A Quiet Victory

Posted: February 27, 2012

Silence is golden. Oscar golden.

The Artist, the French-made, black-and-white silent film that tips its hat jauntily to Hollywood's early days, won five Oscars Sunday night at a nostalgia-soaked 84th Academy Awards ceremony in Hollywood. Hugo, Martin Scorsese's elaborate 3-D fantasy - and a film that also celebrates cinema's nascency - scored five Oscars, too, but mostly in technical categories.

Capping an improbable awards season run (and nabbing best picture, best actor, and two other prizes at the Independent Spirit Awards held Saturday), The Artist didn't sweep in its 10 nominated categories, but charmed Academy of Motion Picture Arts and Sciences voters - scoring precious metal for best picture, best actor, best director, original score, and costumes. It is only the second silent film in Oscar history to win the best-picture prize. The first, Wings, was honored at the inaugural Academy Awards ceremony in 1929.

Jean Dujardin, who stars in The Artist as the silent-era screen idol struggling to make the transition to talkies, is the first Frenchman to win the best-actor Oscar. George Clooney, nominated for his beautifully nuanced work in The Descendants, will have to wait another day. And year.

The Oscar for actress in a leading role went to Meryl Streep, for her decades-spanning portrait of British Prime Minister Margaret Thatcher in The Iron Lady. It was Streep's 17th nomination, but the first time she took home an Oscar in 29 years; then, she won for Sophie's Choice. Streep is now in the three-peat club, having won a supporting-actress Academy Award for Kramer vs. Kramer.

Moviedom's betuxed and begowned luminaries stepped off the red carpet and into a remade, and rechristened, movie palace - the Hollywood and Highland Center, known until just this week as the Kodak - to bathe in a glamorous retro glow. (The Kodak company is in bankruptcy, and gave up its naming rights for the theater, which emcee Billy Crystal dubbed "the beautiful Chapter 11 Theatre.")

The celebration of movies' "glorious past" (per Morgan Freeman, the first star to step on the stage) and their perhaps-not-so-glorious present began with Crystal, host of telecast for the ninth time, inserting himself into a montage of clip mock-offs and offering his traditional song-and-dance medley honoring (kind of) this year's nine best-picture nominees.

Octavia Spencer won the supporting-actress prize in the earliest of the evening's major awards. Spencer, a first-time Oscar nominee, won for her scene-stealing performance in The Help as a feisty and acerbic Mississippi maid. She accepted the award happily, and tearfully.

Christopher Plummer won the supporting-actor Oscar, for his performance in Beginners, playing a father who comes out of the closet late in his life. The veteran actor accepted the much-deserved statuette with a gracious nod to his competition in the category, which included the also-82-year-old Max von Sydow. Plummer held his Oscar aloft and quipped, "You're only two years older than me, darling. Where have you been all my life?"

With best-picture contenders The Artist, Hugo, Midnight in Paris, and War Horse all steeped in nostalgia, and with the Oscars' venue dressed up to resemble a grand, old-fashioned bijou, the evening's ceremony was as much a loving look back through decades of movie-making as it was a salute to the movies of 2011, some still playing in the multiplexes, others streaming and just out on DVD.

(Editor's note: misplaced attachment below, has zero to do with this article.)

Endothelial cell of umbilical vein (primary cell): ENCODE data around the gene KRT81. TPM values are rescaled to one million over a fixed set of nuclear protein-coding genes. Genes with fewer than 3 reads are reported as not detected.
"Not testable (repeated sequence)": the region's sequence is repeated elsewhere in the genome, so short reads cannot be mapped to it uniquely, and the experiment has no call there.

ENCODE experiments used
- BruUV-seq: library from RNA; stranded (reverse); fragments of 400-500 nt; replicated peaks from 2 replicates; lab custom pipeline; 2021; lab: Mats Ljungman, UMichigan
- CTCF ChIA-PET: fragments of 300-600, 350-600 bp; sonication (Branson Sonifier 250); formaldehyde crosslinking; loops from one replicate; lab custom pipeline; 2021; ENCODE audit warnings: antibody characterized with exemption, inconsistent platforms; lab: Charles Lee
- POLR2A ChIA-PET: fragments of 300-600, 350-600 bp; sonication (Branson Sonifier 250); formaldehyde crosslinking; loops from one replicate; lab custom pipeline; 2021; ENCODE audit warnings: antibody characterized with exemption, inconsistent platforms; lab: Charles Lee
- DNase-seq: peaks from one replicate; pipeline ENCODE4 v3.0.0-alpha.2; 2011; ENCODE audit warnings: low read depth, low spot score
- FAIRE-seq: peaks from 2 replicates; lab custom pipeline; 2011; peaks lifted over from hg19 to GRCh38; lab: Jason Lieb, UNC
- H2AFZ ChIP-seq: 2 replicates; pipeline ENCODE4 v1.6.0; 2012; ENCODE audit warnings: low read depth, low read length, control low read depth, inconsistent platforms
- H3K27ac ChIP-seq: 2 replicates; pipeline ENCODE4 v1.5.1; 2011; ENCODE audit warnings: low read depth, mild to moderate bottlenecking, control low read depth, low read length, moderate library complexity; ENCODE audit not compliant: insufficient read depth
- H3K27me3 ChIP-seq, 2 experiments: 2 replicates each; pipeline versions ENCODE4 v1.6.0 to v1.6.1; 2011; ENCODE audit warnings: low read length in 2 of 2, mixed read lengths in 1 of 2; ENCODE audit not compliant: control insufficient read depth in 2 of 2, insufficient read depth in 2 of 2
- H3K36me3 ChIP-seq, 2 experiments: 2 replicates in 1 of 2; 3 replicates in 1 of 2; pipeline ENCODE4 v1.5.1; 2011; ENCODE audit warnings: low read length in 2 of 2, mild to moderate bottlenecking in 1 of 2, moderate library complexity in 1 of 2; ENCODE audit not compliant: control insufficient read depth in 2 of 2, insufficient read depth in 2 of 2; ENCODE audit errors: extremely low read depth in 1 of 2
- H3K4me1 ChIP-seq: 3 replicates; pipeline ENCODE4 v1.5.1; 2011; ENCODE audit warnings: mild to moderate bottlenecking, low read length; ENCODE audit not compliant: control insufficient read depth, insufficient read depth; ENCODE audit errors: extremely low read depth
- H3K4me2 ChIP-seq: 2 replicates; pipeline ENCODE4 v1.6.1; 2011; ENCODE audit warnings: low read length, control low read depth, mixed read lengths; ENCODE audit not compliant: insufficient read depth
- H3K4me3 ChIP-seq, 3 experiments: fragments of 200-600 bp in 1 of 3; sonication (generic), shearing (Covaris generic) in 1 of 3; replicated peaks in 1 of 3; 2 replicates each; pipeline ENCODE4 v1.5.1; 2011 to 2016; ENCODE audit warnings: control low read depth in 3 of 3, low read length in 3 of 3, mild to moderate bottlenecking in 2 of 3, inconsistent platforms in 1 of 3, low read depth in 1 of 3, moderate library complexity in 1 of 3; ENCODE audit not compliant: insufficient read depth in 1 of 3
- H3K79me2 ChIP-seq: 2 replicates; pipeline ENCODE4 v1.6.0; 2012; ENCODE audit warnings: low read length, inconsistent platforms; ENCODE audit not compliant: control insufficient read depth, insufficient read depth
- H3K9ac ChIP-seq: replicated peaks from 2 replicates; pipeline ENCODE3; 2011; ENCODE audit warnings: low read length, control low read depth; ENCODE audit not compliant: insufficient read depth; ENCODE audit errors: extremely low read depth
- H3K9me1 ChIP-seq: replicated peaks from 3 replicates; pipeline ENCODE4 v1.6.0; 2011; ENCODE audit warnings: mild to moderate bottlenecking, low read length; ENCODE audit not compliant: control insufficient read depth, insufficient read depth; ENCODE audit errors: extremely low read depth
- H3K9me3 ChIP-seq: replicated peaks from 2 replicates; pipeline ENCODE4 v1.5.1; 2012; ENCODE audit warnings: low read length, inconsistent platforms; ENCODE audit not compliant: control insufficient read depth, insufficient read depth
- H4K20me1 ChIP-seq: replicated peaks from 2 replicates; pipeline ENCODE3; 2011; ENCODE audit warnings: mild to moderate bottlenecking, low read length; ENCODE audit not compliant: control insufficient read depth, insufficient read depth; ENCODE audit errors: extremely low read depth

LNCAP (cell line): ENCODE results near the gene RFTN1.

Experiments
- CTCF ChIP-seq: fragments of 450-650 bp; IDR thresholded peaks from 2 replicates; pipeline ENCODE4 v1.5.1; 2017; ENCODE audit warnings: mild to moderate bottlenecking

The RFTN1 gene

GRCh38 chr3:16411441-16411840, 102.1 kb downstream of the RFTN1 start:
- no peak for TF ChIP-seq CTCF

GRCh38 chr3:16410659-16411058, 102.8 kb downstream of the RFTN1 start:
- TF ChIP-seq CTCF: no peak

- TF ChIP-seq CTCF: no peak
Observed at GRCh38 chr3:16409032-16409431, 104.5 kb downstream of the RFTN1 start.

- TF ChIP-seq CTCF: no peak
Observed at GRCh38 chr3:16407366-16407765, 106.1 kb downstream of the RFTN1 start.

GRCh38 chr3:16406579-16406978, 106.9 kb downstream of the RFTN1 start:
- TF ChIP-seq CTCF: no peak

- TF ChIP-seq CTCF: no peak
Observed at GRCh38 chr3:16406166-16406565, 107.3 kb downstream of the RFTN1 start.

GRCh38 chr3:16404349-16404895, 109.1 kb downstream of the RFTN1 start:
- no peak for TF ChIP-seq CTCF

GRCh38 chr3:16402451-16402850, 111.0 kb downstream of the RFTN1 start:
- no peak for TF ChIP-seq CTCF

The first of the night's Academy Awards went to Robert Richardson for the eye-popping 3-D cinematography on Martin Scorsese's best picture nominee, the children's fantasy Hugo. Hugo also pocketed early prizes for art direction, sound editing and mixing. If there were surprises to be had, they were few and far between: an editing award for The Girl with the Dragon Tattoo even shocked its speechless editing duo. Woody Allen, on the other hand, was expected to win the best-original-screenplay Oscar for his hit Midnight in Paris, and he did, although characteristically, Allen was not present to receive his award.

The adapted-screenplay Oscar went to Alexander Payne and his co-writers for The Descendants, working from the Kaui Hart Hemmings novel.

A Separation, the Iranian drama about a couple lost in a tumult of domestic and moral concerns, won the Oscar for best foreign-language film. It was the first Academy Award for a feature from the troubled Middle Eastern country. Asghar Farhadi, the film's director, had also been nominated in the best-original-screenplay category.

Rango, the enjoyably wacko, Johnny Depp-voiced tale of a lizard lawman, came away with the best-animated-feature Academy Award, winning over two box-office hits (Kung Fu Panda 2 and Puss In Boots) and two little-seen cartoon imports (A Cat in Paris and Chico & Rita).

Undefeated, a documentary about an underdog high school football team, its trouble-plagued players, and inspirational coach, won the documentary feature Oscar. The film, which opens locally Friday, plays like a verite version of The Blind Side.

Contact movie critic Steven Rea at 215-854-5629 or srea@phillynews.com. Read his blog, "On Movies Online," at www.philly.com/onmovies

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